Sunday, April 15, 2012

Top 10 Unfortunate Or Embarrassing Deaths

430 BC
Manner of death: Threw himself into a volcano to become immortal
Empedocles was a Greek philosopher who is probably best remembered for his classical theory of the four elements. He was the last Greek philosopher to write his theories down in verse form. Legend has it that Empedocles threw himself into the active volcano Mount Etna in Sicily in order to fool his followers into believing that his body had vanished and that he would return as a god. Unfortunately for Empedocles, one of his sandals survived the fury of the volcano and it was discovered by his followers – revealing their leader’s deceit.
Pyrrhus of Epirus
272 BC
Manner of death: Killed when he was stunned by a tile thrown by an old lady
Pyrrhus of Epirus was one of the greatest conquerors – his heavy losses in one campaign has led to the term “pyrrhic victory” being coined in his honor. Pyrrhus was such a great warrior that a Spartan royal (Cleonymus) asked him to defeat Sparta and put him on the throne. Pyrrhus was defeated – having underestimated the strength of the Spartan warriors, so he moved on to his next campaign in Argos. As he entered the city through the narrow streets on the back of an elephant, an old woman (unhappy with the conflict) threw a roof tile at him from her balcony. The tile stunned Pyrrhus which allowed a common foot soldier to stab him – killing him.
Eleazar Maccabeus
162 BC
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Manner of death: Killed by the elephant he killed
Eleazar Maccabeus’ death is told in the Old Testament book of “I Maccabees”. During the Battle of Beth-zechariah, Eleazar thought he saw the enemy King Antiochus V riding an elephant near by. Thinking he would perform a heroic act by killing the elephant and king, Eleazar jumped under the elephant and stabbed it in the stomach with his spear. The dead elephant fell right on top of Eleazar killing him instantly. To add insult to injury, it was not even the King’s elephant.
Emperor Valerian
260 AD
Manner of death: Used as a footstool then skinned
Valerian was a noble Roman who became Emperor Valerian I. During his disastrous reign, the western empire fell into total disrepair. In 260 AD, Valerian was defeated in the Battle of Edessa and taken captive by the Persian King Shapur I. In order to humiliate the Emperor, Shapur used him as a footstool. When he grew tired of his footstool, Shapur had Valerian skinned and had his skin stuffed with dung and straw and put on display in one of the large Persian temples.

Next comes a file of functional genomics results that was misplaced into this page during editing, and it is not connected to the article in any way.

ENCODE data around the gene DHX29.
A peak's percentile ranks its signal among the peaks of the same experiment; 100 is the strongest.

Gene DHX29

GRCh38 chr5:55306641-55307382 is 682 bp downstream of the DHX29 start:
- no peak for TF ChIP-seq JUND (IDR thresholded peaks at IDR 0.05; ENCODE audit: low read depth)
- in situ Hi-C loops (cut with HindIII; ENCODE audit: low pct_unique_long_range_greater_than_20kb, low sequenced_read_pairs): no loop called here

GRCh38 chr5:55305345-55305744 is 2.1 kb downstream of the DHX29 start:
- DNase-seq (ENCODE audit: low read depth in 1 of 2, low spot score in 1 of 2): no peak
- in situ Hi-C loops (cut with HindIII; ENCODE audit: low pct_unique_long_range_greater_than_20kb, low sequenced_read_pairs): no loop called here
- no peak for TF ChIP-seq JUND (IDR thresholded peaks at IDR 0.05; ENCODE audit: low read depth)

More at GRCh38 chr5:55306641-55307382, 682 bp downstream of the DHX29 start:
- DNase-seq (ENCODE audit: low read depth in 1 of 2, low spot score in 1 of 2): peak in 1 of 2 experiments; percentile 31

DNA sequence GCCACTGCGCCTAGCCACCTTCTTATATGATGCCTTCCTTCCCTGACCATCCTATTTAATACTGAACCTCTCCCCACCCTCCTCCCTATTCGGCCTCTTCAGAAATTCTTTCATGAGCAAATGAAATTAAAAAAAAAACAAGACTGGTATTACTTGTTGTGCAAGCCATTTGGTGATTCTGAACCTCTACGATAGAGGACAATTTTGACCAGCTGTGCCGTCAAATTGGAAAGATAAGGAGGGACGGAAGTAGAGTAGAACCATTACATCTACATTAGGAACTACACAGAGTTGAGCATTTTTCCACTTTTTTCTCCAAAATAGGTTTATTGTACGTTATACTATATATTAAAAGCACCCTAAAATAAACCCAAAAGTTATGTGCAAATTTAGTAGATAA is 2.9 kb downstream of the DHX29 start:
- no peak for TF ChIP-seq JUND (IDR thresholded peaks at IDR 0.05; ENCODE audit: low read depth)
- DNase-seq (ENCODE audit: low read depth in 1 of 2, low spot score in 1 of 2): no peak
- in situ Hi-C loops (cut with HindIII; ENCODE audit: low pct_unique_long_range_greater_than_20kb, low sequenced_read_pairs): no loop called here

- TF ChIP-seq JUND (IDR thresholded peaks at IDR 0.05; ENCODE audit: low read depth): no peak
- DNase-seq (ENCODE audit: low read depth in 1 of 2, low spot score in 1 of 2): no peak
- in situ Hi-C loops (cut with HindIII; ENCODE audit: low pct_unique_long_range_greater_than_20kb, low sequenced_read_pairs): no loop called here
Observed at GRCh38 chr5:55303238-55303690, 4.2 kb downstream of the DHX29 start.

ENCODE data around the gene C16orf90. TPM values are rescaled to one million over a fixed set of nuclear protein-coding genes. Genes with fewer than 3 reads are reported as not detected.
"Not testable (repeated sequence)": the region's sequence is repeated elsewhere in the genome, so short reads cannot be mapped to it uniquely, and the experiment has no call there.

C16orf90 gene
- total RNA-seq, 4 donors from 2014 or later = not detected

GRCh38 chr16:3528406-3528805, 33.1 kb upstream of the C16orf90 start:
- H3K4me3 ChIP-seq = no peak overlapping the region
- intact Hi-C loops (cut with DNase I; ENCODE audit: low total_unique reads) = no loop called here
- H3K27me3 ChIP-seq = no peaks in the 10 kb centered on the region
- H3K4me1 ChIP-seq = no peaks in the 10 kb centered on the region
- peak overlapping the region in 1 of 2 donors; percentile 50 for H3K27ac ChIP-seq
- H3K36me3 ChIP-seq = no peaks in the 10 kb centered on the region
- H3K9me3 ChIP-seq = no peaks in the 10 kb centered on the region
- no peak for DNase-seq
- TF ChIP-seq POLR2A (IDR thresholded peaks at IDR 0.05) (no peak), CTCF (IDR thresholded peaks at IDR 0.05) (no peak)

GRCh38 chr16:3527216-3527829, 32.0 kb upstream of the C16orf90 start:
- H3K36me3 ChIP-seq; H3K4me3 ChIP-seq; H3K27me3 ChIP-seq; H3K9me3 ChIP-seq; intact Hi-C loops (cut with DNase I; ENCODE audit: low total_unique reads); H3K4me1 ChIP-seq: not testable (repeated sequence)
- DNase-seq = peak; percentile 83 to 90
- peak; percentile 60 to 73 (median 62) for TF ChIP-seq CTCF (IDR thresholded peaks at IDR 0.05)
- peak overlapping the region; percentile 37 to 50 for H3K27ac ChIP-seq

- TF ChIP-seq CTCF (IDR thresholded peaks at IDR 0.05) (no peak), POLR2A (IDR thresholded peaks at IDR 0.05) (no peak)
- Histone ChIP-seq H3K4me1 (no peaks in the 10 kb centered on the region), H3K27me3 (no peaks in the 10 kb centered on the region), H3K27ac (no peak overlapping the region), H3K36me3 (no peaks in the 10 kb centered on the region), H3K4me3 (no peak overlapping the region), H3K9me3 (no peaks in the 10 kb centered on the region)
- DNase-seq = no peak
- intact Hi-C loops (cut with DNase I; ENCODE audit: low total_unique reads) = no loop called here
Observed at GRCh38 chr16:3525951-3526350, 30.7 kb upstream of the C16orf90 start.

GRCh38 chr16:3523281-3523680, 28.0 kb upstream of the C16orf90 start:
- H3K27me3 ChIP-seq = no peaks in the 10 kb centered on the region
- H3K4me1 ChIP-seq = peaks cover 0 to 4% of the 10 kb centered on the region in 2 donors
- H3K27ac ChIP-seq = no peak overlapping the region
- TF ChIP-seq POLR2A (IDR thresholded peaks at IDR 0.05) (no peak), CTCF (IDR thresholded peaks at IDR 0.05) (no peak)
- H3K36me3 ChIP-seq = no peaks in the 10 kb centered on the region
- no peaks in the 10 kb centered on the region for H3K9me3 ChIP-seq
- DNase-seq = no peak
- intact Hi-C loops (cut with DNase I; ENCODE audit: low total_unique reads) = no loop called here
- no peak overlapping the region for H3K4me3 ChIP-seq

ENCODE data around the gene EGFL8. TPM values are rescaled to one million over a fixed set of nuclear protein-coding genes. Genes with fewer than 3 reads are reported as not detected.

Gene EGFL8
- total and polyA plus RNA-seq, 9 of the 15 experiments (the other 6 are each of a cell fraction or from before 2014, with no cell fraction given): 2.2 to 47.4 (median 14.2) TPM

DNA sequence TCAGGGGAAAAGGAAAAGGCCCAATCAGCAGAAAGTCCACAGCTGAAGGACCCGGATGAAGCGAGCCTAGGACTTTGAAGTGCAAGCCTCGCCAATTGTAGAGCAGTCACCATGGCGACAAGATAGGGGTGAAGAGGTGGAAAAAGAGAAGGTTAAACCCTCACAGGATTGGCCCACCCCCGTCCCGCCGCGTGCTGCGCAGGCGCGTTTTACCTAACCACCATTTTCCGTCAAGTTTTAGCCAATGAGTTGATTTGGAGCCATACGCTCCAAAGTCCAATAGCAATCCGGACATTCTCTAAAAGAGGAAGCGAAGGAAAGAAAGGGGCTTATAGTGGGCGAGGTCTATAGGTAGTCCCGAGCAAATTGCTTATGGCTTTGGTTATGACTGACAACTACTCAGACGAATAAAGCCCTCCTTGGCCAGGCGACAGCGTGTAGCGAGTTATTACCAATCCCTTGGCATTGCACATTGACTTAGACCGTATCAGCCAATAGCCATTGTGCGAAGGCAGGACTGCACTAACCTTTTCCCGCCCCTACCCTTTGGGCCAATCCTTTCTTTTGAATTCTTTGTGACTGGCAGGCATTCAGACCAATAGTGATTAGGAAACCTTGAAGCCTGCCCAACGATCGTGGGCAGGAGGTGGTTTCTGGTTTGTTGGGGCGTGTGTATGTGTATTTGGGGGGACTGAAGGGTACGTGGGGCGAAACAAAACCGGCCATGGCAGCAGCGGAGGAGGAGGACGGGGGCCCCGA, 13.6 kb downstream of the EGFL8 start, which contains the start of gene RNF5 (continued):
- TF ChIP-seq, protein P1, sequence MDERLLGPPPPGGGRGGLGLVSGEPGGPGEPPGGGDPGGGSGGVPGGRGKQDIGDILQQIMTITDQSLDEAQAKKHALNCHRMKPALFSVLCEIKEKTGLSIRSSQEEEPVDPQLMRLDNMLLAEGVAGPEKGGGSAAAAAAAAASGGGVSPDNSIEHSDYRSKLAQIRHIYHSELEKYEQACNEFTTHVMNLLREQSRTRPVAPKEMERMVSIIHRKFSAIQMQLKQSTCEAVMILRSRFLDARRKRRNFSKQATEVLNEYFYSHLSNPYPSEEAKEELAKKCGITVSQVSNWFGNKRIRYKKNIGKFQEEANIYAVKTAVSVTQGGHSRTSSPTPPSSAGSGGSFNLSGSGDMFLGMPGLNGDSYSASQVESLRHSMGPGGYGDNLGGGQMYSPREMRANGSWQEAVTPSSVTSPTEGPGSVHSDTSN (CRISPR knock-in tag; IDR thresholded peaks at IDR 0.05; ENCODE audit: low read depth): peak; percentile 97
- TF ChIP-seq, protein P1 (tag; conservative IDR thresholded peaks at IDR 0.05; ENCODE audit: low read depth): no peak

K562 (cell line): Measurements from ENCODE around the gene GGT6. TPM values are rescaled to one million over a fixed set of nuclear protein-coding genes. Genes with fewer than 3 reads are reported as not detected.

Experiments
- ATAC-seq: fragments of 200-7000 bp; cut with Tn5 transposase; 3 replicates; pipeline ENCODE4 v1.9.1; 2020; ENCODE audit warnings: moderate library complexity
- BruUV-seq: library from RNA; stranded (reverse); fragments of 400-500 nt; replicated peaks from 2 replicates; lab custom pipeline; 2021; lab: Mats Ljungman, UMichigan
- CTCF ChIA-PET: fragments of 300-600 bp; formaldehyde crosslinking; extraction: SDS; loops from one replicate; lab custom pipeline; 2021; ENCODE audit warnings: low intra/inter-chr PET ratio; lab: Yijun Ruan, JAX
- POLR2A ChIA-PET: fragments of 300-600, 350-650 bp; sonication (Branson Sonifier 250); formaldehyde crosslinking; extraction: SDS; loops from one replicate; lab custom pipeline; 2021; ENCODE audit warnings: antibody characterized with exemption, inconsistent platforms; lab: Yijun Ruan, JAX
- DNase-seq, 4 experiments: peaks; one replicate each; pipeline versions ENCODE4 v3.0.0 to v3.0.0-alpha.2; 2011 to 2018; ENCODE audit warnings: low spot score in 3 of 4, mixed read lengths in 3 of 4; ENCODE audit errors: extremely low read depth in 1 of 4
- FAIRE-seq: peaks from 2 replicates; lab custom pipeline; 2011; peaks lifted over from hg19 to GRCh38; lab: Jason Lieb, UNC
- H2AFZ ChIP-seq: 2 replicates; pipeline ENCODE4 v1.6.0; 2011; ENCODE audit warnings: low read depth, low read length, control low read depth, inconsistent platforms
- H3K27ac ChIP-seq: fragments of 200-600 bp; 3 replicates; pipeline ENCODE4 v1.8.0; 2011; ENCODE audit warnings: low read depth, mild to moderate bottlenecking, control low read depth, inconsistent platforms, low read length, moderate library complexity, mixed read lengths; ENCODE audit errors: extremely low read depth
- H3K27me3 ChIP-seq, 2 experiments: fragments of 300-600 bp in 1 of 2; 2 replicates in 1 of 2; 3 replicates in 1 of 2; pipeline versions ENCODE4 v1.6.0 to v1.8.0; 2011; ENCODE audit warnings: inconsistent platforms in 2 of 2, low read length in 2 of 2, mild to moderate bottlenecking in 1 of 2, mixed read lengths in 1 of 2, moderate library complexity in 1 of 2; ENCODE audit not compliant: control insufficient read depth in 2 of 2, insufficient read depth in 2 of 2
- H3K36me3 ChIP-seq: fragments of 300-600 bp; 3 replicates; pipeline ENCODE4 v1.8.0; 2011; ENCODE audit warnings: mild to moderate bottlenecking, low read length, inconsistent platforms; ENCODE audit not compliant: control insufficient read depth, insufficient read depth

Humphrey de Bohun
1322 AD
Manner of death: Speared through the anus
Humphrey do Bohun was a member of a very powerful Anglo-Norman family in England. He spoke out against the excesses of the King (Edward II). While leading troops at the Battle of Boroughbridge, Humphrey de Bohun (4th Earl of Hereford) met with a rather unpleasant end:
“[Humphrey de Bohun] led the fight on the bridge, but he and his men were caught in the arrow fire. Then one of de Harclay’s pikemen, concealed beneath the bridge, thrust upwards between the planks and skewered the Earl of Hereford through the anus, twisting the head of the iron pike into his intestines. His dying screams turned the advance into a panic.”
Strangely, death via anal insertion was not entirely uncommon during this period of the middle ages, as the next item will attest.
King Edward II
1327 AD
Edward Ii
Manner of death: Speared through the anus with a hot poker
Edward II was King of England for 20 years (from 1307 – 1327). Edward greatly upset the nobility in England because he preferred low-born citizens and had many “special” male friends – who received extravagant and expensive gifts. After he abdicated the throne and was imprisoned, his wife Isabella (disturbed by the close relationship the king had shared with a young man in the Royal Court) brought about his execution in secret:
“On the night of 11 October while lying in on a bed [the king] was suddenly seized and, while a great mattress… weighed him down and suffocated him, a plumber’s iron, heated intensely hot, was introduced through a tube into his secret private parts so that it burned the inner portions beyond the intestines.”